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July 30, 2014

Looking backwards

Interest in history projects and finding ways to preserve the local heritage and traditions of an area has never been higher.  Having an awareness and understanding of your local history seems to be just as important as it is to have the capacity to plan into the future.  Jura Development Trust have just scooped a top national award for its work on an oral history project – ‘Jura Lives’ – and have created a unique sound archive along the way.




A PROJECT aimed at preserving a remote Scottish island’s heritage has won a major national award.

The Isle of Jura, which has a population of around 200, has been named ‘Community Archive and Heritage Group of the Year’.

The award is for its oral history project ‘Jura Lives’, which interviewed people about their memories of the island’s unique way of life and created a new sound archive.

The two-year project, run by the Jura Development Trust, aimed to collect and preserve the remote island’s heritage and enable easy access to it, using the most modern digital recording equipment.

Along the way, focus was on strengthening community confidence and providing learning opportunities based on a shared heritage.

The island’s tiny community now has a searchable, digital catalogue of audio and data for nearly 1,000 records from more than 180 sources.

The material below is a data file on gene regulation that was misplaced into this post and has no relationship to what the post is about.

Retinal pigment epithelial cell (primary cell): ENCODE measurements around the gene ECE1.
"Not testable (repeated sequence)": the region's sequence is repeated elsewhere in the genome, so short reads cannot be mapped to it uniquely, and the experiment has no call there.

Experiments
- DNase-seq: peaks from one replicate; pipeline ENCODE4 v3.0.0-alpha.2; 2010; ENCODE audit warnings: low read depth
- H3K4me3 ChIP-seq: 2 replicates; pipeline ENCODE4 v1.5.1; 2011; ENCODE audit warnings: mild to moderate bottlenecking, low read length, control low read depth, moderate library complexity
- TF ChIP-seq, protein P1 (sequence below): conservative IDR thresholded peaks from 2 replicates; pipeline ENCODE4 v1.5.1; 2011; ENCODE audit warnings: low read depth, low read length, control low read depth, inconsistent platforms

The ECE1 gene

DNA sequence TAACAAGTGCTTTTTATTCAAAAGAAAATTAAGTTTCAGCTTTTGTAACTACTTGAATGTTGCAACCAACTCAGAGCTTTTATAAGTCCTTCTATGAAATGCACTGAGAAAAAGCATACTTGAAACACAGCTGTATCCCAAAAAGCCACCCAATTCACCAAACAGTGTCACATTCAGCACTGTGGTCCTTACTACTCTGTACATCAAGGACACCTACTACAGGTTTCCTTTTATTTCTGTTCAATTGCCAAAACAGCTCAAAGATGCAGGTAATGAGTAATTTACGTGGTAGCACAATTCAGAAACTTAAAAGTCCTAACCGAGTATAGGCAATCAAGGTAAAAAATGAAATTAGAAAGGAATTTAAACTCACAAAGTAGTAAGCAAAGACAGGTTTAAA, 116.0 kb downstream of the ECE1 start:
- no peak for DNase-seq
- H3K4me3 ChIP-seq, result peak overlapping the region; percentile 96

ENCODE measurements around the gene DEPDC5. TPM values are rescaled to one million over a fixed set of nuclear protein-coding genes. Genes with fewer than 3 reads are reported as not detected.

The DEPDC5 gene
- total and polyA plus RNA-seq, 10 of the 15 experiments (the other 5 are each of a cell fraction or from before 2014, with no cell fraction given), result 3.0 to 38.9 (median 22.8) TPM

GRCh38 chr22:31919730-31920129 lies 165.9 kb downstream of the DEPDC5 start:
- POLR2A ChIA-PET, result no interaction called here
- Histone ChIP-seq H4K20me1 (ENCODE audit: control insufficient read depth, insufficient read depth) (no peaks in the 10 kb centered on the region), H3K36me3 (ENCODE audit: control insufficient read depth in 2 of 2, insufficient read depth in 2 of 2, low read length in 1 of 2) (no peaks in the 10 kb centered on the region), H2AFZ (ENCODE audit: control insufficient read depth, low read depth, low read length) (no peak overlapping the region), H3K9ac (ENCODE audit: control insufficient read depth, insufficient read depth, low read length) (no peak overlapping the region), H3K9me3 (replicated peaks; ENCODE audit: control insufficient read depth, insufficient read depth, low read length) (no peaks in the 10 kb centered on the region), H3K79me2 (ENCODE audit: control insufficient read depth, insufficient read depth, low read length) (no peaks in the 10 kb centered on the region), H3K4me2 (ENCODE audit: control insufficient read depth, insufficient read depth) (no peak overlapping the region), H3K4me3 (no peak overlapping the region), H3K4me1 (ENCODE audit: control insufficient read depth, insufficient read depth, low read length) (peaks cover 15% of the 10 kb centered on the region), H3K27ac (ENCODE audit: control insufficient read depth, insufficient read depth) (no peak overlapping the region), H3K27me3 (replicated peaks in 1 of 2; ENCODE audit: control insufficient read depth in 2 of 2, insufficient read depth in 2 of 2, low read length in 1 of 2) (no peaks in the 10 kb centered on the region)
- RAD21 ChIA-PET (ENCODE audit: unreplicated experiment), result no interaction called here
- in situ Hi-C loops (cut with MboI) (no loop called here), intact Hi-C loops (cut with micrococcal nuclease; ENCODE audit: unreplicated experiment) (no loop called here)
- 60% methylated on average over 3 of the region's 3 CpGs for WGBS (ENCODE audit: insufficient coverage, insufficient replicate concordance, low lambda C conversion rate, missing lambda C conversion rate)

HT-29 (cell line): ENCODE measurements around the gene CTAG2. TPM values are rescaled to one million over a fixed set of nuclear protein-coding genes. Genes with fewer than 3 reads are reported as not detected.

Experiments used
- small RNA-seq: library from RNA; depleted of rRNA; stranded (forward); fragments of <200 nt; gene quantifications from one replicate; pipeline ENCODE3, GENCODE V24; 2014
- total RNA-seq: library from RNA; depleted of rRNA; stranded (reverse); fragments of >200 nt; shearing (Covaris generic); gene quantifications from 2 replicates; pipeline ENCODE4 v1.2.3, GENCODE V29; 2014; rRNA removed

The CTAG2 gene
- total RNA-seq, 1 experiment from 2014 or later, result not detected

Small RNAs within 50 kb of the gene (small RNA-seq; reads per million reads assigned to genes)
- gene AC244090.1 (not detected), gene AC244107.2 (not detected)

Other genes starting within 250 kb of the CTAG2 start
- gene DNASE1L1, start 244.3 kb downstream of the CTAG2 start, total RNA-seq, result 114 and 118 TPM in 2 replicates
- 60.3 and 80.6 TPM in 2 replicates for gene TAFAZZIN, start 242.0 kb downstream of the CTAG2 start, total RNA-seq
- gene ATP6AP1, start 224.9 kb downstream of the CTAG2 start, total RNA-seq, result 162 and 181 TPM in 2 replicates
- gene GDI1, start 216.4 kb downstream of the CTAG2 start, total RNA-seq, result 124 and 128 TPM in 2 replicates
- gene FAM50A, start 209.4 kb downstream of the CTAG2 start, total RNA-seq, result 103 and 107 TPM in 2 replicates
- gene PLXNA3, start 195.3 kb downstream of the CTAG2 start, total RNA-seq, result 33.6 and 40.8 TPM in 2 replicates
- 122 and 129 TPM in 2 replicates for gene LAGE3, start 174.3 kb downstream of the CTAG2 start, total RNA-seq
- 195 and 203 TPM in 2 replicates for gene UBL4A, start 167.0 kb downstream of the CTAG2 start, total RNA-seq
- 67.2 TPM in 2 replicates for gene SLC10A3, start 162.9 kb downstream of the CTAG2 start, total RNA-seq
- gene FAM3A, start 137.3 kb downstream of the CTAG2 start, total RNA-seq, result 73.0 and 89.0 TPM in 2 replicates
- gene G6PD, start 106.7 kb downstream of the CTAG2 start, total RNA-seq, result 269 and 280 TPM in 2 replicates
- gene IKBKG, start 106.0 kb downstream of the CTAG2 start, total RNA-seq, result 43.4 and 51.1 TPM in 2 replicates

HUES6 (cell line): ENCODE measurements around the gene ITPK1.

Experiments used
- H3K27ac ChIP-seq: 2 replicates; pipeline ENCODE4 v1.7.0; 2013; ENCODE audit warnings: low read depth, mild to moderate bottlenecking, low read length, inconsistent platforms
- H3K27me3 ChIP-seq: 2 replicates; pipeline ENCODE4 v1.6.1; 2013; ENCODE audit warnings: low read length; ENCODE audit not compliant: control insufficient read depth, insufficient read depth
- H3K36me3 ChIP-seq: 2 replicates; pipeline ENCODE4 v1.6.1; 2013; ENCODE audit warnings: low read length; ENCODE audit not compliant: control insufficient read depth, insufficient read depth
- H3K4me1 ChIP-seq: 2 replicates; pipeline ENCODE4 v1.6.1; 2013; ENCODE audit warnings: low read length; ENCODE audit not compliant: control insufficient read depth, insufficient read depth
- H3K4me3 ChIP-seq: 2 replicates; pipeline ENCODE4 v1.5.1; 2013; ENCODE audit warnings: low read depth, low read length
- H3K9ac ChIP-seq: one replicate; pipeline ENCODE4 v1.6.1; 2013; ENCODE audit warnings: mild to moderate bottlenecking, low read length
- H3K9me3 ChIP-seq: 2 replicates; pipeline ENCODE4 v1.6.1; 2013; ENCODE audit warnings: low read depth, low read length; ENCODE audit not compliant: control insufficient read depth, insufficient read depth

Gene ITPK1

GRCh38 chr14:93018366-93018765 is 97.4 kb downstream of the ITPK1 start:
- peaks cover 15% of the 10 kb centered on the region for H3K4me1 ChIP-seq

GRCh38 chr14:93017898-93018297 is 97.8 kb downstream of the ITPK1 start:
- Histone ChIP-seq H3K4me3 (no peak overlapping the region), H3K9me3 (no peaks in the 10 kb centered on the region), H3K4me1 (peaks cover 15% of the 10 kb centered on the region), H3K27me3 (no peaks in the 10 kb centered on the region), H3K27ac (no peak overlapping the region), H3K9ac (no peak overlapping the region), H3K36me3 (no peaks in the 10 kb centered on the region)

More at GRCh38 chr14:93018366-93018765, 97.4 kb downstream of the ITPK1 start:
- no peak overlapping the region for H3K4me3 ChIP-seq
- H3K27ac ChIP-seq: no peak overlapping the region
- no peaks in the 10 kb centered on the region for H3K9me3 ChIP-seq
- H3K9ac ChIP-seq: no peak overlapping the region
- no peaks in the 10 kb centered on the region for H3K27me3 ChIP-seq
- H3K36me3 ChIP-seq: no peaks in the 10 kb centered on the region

A souvenir CD called ‘A Landscape of Lives’ of 30 selected stories from the catalogue has been produced.

While the project initially targeted the residents and visiting community of Jura, others from the wider Jura diaspora were also welcomed and recorded.

Jane Carswell, who led the initiative, said: “From landowners to crofters, from shopkeepers to artists to groups of school friends, from those who live on the island now to those who knew it from the 1930s and all decades since… their stories are now preserved in their own voices and own words for all time.”

Project organisers worked with Jura’s primary school to source contributions to the sound archive from everyone in the crofting community.

Pupils invited islanders to come to a weekly café in the school and be interviewed.

There was a nine-member volunteer steering committee who led the project.

Members included two deer stalkers, an academic, a council member whose family had been on the island for generations and a lady who had first lived on Jura as a WW2 evacuee.

There were also more than 30 volunteers who transcribed passages from the recordings, after learning the necessary techniques.

Jane says this combined effort from the community meant that ‘their achievements were way beyond the funders’ expectations and everyone’s imagination.’

The project was made possible through funding from the Heritage Lottery Fund, the Jura Development Trust and the Argyll and Islands LEADER programme.

Funding for a second phase of the project is now being sought, in order to explore practical applications for the newly collected material.

The award was presented by the Community Archives and Heritage Group, which is supported by the Archives and Records Association (UK & Ireland).

The 2014 CAHG judges said they were deeply impressed by the way the project had brought together different generations ‘to bond over their shared heritage’ and the range of activities undertaken.

A spokesman said: “The emotional impact of the work of Jura had been profound. This project definitely has the potential to inspire others, particularly in small, isolated communities.”